You can all stop sending me that story about how microwaving tea is the best way to brew and extract health benefits. I read it when it came via Google Alerts and then my boyfriend sent me the New Daily version of the article and then all the secondary articles started popping up via Lifehacker and even the New York Post, and everyone tagged me/sent one to me in case I missed it. And now I feel like I have to respond.
But ICYMI, here’s the original radio piece on Food for Thought and in case you’re scientifically inclined, here’s the original 2012 paper by Dr Quan Vuong, ‘Improved extraction of green tea components from teabags using the microwave oven‘ (as with most academic papers, it is behind a paywall).
tl:dr: Dr Vuong says the way to optimise the catechins, caffeine and theanine in tea is to put a teabag* in a mug of boiled water, then zap it for 30 seconds at about 500 watts. Leave to sit for one minute before drinking.
*If the teabag has a metal staple, remove it before placing it in the microwave.
So I want to clarify a few things here…
Science, not tea appreciation
The first is that I don’t doubt that the good doctor’s method really does extract the most catechins from tea (about 80% compared to 60% via steeping it for 20+ minutes, he reckons). He’s a scientist, I trust his experiments and measurements are sound.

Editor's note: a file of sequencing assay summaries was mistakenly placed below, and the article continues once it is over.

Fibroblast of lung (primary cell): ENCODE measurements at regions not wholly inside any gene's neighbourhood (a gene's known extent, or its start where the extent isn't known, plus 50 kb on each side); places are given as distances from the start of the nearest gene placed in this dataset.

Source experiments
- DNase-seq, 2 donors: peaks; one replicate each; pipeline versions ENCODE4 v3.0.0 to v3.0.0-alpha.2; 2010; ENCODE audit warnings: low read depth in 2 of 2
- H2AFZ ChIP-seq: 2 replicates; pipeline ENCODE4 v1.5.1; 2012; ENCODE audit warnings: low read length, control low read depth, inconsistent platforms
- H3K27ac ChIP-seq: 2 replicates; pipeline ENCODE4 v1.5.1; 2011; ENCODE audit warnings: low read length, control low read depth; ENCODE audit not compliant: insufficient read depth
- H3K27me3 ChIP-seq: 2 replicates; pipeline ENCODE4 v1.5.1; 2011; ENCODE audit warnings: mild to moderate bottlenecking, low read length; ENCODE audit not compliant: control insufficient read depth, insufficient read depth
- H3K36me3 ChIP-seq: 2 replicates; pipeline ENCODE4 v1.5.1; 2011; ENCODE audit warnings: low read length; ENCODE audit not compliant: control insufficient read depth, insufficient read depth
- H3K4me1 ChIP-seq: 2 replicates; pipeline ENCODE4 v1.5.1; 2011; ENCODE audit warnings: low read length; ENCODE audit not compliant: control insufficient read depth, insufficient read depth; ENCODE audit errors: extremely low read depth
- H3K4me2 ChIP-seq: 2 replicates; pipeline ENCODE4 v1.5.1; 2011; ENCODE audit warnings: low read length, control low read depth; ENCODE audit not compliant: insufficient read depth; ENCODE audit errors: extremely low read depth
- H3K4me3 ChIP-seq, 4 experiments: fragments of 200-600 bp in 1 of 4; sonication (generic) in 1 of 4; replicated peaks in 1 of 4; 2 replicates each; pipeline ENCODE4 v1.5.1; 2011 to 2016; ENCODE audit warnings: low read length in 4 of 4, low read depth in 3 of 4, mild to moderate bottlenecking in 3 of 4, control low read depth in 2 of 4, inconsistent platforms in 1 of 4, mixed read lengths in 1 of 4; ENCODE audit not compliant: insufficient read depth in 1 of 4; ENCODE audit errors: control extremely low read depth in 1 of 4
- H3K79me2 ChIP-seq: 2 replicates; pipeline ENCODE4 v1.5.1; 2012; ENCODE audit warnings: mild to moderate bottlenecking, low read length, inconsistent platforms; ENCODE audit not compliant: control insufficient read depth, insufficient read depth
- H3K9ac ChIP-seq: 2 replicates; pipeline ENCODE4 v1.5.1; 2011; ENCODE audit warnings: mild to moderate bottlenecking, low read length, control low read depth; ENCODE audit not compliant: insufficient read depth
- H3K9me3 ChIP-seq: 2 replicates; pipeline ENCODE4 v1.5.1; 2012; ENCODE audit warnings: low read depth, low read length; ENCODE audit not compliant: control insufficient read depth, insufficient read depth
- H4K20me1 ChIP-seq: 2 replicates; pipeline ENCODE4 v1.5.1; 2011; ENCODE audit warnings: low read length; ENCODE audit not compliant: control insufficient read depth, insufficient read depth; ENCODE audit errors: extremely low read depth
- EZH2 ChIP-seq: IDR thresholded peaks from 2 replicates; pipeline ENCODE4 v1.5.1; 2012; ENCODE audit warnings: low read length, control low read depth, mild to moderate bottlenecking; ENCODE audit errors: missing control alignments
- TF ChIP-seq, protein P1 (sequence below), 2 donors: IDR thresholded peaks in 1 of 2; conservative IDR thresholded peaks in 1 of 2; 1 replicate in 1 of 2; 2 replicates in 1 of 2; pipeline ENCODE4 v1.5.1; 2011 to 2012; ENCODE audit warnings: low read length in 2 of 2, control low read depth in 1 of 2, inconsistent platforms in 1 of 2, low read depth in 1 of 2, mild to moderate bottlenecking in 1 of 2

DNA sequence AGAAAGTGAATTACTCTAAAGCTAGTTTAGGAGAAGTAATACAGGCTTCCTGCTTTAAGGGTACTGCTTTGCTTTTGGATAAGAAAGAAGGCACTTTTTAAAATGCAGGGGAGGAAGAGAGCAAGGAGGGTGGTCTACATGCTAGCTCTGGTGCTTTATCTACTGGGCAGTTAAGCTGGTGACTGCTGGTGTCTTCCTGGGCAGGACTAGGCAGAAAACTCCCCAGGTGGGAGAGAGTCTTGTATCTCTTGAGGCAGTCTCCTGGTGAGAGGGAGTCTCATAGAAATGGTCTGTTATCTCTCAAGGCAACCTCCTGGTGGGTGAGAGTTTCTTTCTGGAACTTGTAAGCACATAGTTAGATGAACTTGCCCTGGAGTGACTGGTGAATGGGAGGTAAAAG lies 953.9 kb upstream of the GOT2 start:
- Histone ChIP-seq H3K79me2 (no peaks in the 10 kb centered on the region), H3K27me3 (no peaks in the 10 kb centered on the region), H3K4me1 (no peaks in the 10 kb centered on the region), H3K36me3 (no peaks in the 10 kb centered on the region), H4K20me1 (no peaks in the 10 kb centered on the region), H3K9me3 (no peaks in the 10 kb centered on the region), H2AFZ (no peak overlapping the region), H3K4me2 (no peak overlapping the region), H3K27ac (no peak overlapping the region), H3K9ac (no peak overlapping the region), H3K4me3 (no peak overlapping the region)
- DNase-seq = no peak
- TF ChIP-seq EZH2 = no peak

But let’s not forget that Dr Vuong’s research was designed to make it convenient for tea drinkers to get more health benefits out of their cuppa, not for tea appreciation. It was also aimed at the lowest common denominator: the teabaggers.
There’s no way on this earth that tea connoisseurs would believe that this is the best way to brew tea for taste and body and complexity, especially if you’re not starting with premium tea. Dr Vuong’s paper is not for tea connoisseurs, it is for those people who drink tea for (and perhaps only for) its health benefits, so I’d like to see less hrrmphing in the media from tea lovers about this. Tea appreciation is not the only reason people drink tea.
A short lesson on semantics
I also believe there is a grammatical error that could have been corrected to disambiguate the concept of ‘best’ in terms of brewing.
The headline of Amanda Hoh’s article is: ‘Microwaving tea the best way to brew and extract health benefits‘. This implies that microwaving tea is the best way to brew and that microwaving tea is the best way to extract health benefits.
I believe it should read ‘Microwaving tea the best way to brew to extract health benefits’, which is a small change that makes a big difference. This better connects microwaving as the best brewing method for a purpose (to extract health benefits) rather than two concepts connected by microwaving. Unfortunately a lot of the secondary articles seem to have missed this point and seem to recommend microwaving as the best way to brew tea FULL STOP. Wrong!
What I will say about brewing is that tea responds differently to a range of infusion methods and that the way the leaves have been processed will determine the ‘best’ way to extract aroma, taste, length, body, strength etc. Different methods will favour different aspects of the tea’s profile and what you consider the ‘best’ may simply be a matter of taste.
I’d also like to add that I thought to do the experiment but realised, after reading what the article actually said, the folly of it. Also I don’t have teabags.